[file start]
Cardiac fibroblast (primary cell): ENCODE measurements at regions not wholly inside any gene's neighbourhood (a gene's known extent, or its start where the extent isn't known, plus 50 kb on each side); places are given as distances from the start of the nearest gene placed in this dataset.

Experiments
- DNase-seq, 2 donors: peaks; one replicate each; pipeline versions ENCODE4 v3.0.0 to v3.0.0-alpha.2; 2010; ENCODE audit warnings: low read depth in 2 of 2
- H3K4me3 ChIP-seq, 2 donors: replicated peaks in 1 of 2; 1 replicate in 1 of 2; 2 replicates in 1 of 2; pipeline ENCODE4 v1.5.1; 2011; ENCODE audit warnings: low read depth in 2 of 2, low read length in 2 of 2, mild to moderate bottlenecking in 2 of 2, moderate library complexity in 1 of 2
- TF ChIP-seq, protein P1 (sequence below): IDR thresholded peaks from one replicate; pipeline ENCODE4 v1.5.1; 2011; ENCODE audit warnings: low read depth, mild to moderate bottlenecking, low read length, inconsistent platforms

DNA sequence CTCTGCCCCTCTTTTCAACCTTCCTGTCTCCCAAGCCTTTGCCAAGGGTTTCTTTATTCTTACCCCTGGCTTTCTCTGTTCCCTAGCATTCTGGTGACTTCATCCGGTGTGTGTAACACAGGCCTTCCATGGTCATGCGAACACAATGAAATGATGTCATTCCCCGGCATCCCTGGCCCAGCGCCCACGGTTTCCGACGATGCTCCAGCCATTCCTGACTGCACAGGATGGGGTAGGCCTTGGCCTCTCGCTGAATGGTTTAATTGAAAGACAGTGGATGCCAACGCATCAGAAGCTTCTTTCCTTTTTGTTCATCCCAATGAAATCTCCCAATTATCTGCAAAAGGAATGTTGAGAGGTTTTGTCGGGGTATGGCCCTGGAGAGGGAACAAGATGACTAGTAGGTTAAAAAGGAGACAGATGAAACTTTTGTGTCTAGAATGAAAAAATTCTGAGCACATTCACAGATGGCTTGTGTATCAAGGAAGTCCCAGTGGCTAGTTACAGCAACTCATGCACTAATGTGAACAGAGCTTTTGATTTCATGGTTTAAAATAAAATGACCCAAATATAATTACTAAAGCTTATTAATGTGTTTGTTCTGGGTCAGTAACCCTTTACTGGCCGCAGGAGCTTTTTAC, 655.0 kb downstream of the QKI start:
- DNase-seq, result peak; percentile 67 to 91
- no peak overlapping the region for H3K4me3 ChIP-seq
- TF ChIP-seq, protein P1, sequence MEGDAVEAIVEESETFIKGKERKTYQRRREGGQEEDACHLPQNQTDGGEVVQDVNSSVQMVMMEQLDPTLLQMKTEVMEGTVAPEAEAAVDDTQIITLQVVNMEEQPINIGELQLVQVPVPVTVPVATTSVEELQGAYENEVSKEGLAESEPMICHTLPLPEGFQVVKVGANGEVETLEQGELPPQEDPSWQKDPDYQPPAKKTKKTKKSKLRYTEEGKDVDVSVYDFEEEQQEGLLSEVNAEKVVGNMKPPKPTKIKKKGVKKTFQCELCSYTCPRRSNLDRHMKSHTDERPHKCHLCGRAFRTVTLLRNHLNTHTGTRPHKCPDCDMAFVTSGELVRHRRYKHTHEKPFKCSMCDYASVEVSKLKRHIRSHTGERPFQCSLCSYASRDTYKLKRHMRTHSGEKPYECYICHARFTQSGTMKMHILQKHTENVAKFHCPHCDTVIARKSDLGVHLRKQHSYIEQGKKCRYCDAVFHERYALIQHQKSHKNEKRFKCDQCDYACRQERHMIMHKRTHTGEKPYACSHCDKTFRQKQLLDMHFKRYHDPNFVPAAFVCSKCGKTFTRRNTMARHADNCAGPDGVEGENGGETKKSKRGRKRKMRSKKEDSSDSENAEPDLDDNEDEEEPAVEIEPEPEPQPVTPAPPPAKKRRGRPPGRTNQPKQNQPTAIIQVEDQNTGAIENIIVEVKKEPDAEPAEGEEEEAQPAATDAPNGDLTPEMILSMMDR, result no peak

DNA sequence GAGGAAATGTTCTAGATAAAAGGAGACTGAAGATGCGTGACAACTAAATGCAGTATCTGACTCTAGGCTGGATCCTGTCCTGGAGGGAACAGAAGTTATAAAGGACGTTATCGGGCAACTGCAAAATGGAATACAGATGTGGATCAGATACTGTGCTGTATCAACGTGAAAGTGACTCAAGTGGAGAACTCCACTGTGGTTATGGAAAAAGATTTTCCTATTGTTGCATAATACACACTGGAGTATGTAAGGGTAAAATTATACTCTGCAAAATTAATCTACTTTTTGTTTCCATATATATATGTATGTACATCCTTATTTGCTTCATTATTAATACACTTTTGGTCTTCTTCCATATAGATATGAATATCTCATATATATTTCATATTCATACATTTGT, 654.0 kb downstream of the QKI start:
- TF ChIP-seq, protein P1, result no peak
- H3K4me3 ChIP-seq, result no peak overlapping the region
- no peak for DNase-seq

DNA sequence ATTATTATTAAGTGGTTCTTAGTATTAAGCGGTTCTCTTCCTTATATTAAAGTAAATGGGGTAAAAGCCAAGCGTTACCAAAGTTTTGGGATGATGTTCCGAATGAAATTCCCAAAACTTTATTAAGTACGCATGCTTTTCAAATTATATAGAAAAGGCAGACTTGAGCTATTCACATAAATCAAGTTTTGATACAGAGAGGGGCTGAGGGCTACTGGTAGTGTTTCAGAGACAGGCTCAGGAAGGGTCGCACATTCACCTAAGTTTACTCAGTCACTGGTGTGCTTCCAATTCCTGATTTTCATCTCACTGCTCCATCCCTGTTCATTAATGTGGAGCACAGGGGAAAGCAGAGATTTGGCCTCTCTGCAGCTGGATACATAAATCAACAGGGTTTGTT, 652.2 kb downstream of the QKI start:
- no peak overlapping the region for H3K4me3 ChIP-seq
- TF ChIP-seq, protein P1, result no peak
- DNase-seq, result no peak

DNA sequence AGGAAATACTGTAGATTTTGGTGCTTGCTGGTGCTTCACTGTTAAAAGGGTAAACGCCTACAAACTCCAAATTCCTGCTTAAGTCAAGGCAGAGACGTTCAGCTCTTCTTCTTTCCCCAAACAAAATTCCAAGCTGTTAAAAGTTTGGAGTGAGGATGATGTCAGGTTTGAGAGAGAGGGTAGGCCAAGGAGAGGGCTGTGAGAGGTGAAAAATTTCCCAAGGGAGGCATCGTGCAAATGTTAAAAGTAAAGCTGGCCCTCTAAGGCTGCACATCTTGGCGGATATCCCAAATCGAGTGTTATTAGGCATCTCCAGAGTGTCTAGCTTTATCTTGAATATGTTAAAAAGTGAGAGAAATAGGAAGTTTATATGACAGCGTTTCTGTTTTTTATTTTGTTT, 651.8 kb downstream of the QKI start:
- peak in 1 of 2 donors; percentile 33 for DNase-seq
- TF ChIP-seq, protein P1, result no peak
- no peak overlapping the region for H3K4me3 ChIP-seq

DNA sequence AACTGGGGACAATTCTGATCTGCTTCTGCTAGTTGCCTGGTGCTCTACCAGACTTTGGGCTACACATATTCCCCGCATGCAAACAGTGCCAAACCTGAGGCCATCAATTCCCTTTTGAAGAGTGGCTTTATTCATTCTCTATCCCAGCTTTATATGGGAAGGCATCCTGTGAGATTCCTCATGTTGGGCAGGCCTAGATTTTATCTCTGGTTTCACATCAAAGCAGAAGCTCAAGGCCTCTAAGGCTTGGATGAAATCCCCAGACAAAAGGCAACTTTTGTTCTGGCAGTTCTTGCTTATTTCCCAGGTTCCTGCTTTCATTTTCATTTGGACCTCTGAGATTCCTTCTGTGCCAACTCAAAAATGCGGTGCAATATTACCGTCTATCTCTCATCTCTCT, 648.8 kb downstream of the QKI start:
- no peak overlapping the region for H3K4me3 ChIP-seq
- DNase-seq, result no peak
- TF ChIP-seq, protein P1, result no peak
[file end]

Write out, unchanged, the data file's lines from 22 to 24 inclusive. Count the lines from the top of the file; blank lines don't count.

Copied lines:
DNA sequence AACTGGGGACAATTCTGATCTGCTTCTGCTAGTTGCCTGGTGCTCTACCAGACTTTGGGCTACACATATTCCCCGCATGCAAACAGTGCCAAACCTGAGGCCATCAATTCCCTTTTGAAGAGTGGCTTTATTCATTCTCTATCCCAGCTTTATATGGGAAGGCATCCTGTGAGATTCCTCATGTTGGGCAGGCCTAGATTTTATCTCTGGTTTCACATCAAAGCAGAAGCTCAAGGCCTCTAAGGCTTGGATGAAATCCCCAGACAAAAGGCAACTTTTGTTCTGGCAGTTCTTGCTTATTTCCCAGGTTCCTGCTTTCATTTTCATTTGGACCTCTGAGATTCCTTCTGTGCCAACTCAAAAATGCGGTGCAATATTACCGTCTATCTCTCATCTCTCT, 648.8 kb downstream of the QKI start:
- no peak overlapping the region for H3K4me3 ChIP-seq
- DNase-seq, result no peak